Kids and Veggies
Want to get your kids to eat more veggies? Serve them.
Long before Jessica Seinfeld (Jerry’s wife), author of Deceptively Delicious, began slipping spinach into brownies and cauliflower into mashed potatoes to get her kids to eat more vegetables, we were doing the same thing, but not as secretly.
Kids usually know when someone is trying to put something over on them, so our approach to introducing children to vegetables has always been to let them see what they’re eating. Also, we’re careful about the add-ins. Beets and broccoli might work in the Seinfeld kitchen, but we like to start with less assertive flavors, like green beans.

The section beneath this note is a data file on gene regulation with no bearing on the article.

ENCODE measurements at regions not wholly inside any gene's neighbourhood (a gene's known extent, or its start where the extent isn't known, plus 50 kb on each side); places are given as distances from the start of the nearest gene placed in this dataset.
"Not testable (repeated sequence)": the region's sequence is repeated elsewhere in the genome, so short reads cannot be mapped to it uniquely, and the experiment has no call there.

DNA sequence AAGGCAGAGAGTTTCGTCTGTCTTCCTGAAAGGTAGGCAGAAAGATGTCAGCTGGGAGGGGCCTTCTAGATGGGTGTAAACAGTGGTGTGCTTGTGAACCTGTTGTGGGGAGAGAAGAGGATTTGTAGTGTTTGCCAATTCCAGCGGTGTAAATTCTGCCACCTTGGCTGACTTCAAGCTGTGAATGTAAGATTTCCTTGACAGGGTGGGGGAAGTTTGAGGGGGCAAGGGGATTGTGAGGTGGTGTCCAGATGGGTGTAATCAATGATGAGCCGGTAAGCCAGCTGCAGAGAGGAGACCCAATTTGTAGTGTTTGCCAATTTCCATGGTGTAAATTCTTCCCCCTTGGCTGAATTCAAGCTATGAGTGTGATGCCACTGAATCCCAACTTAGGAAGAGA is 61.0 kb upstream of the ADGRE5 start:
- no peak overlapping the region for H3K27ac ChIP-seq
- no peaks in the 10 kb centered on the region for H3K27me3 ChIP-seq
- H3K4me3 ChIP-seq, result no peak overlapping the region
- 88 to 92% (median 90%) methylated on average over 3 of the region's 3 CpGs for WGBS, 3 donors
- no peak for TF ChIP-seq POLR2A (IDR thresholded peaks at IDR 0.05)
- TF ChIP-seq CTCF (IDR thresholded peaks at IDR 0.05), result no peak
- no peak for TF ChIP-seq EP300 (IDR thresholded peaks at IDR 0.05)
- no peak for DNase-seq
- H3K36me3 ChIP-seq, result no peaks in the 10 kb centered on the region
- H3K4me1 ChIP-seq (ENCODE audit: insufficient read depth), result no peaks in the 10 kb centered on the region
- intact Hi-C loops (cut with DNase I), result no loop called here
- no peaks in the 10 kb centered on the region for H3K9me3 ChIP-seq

Spanish rice, which is Spanish in name only and probably comes from a Mexican dish with onion and tomatoes, is a great recipe for culinary doctoring. For serving along with kid food like hamburgers or hot dogs, we go for Spanish rice with green beans and tomatoes.
There’s nothing mysterious about it; the rice is lightly browned and cooked with green beans, which are diced but recognizable and tomatoes, cut in small chunks. We suggest the first time you make it, use only a small amount of green beans; once you’re sure your children like it, add more the next time around. If they’re turned off after a few bites, put the recipe in the “hold” file and try again another time.
Child experts say to pick your battles, but food should not be one of them. Most children will eventually eat all kinds of vegetables, and some will surprise you and turn into vegetarians.
—By Jean Kressy
The tomato and oregano transform simple rice into a spectacular side dish.